Saudi Arabia bans flogging
Saudi Arabia or the Kingdom of Saudi Arabia follows the Sharia law which is Islamic law as its national law. Saudi Arabia occupies about 80 percent of the Arabian Peninsula and borders Yemen, Oman, UAE, Qatar, Kuwait, Iraq, Jordan and Bahrain. Although there is no land border with Bahrain, a bridge connects the two countries.
Slow emancipation of Saudi Arabia:
Mohammed Bin Salman came into power in May 2017. Since then we have been seeing some emancipation in Saudi Arabia. For instance, women are now allowed to drive and women can now access government and health services without requiring consent from their make guardians. Although restrictions still prevail in the Kingdom whereby women still cannot make their own passport and they still need permission for international travel. But in the coming time, we can expect a move towards liberalizing the kingdom.
Why is Saudi Arabia moving towards emancipation?
The kingdom believes that in the future, universities, research and development, tourism, scholars are going to play a major role and they cannot remain an oil-dependent economy forever. So, it has to improve its Human Rights condition before it becomes a knowledge-based economy.
Saudi Arabia & Human Rights:
The ‘Freedom House’ which is a US-based, US- Government funded non-profit non -governmental organization, conducts research around the world based on democracy, political freedom and human rights. Freedom House rates 210 countries and territories in Freedom in the world and 65 countries in Freedom on the Net.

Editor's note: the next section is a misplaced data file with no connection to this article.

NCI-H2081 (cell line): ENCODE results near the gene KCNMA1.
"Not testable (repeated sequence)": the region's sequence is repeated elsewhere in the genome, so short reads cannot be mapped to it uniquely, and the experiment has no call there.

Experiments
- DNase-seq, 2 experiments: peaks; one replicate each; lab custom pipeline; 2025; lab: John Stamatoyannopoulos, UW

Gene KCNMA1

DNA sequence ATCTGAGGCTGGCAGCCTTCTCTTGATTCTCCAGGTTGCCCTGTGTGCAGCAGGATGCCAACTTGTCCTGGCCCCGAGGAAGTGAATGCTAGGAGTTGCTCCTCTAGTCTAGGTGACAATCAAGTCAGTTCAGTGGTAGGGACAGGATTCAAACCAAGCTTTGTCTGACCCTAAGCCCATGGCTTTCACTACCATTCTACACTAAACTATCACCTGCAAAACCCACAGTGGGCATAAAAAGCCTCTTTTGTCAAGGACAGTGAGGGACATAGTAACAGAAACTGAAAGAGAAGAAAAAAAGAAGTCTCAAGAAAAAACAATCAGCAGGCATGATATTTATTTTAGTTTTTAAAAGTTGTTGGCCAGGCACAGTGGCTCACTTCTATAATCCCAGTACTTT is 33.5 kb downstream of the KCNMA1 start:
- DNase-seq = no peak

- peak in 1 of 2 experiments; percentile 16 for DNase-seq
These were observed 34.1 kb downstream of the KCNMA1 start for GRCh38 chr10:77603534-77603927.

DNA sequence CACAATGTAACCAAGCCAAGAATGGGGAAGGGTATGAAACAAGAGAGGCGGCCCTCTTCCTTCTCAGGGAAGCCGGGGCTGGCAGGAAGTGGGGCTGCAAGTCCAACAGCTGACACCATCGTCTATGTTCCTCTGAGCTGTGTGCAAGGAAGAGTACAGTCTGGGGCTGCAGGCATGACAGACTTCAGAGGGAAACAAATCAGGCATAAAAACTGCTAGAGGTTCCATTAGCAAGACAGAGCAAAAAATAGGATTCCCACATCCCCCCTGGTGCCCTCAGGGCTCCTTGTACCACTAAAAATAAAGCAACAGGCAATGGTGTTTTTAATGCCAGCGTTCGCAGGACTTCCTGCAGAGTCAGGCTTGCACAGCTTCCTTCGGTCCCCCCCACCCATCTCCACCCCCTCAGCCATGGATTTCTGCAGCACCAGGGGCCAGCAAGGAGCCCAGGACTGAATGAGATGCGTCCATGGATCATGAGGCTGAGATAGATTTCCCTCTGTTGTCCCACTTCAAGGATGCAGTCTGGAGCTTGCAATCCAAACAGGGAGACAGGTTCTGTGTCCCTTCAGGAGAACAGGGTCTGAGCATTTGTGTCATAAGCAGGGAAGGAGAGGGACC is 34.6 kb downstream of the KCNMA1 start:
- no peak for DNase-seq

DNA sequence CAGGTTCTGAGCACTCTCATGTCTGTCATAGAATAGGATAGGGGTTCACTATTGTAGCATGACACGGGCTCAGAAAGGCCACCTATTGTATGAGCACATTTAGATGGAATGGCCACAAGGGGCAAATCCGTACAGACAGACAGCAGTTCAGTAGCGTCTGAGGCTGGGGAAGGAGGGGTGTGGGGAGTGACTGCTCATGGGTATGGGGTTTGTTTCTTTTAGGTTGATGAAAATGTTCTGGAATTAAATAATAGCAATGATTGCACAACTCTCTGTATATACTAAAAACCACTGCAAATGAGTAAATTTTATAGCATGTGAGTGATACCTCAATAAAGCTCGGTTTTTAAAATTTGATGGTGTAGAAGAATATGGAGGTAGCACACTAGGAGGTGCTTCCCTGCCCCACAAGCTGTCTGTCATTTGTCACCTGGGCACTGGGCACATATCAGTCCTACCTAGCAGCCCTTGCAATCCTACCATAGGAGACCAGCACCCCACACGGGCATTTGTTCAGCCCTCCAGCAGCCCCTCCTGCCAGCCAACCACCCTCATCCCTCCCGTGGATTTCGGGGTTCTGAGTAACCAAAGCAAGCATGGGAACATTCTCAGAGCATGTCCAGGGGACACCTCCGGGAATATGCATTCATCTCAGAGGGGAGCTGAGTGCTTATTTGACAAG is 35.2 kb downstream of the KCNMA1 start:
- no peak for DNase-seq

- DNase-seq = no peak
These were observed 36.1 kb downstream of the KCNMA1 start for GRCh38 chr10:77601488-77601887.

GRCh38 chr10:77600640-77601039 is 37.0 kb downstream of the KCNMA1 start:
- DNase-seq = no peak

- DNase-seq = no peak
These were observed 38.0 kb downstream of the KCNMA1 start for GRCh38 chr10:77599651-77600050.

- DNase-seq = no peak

When we look at this research published, we can see that Saudi Arabia does not fare quite well scoring just a 7 out of 100 and also being tagged as “not free”.
As flogging has for long drawn condemnation from human rights groups, the King and his powerful son Mohammad bin Salman had announced that flogging has been abolished from Saudi Arabia and hailing the latest in the series of “human rights advances”.
Previously the courts could order the flogging of convicts found guilty of offences ranging from extra-marital sex and breach of the peace to murder. In future, judges will have to choose between fines and/or jail sentences, or non- custodial alternatives like community service.
The most high profile instance of flogging in recent years was of the case of a Saudi blogger Raif Badawi who was sentenced to 10 years in prison and 1,000 lashes in 2014 for “insulting” Islam although the things which he mostly focused on writing in his blog was about the Saudi Arabia’s government and corruption.
There was a lot of external pressure from the other European countries to decrease his prison term. He was later also awarded the European Parliament’s Sakharov human rights prize the following year.
Although the Saudi Supreme Court had said that the latest reform was intended to “bring the kingdom into line with international human rights norms against corporal punishment” and that this came just days after the Kingdom’s human rights record was again in the spotlight following need of the death from stroke in the custody of leading activist Abdullah al- Hamid. We cannot ignore the fact that this is an advance in the human rights sphere in Saudi Arabia and even the other countries like Indonesia (which had recently introduced even the female flogging squad), Maldives and many other African countries should look up at Saudi Arabia and abolish flogging as it is an inhumane form of punishment and this should, in turn, be replaced with prison sentence or fine.
The views and opinions expressed in this article are those of the author and do not necessarily reflect the views of The Kootneeti Team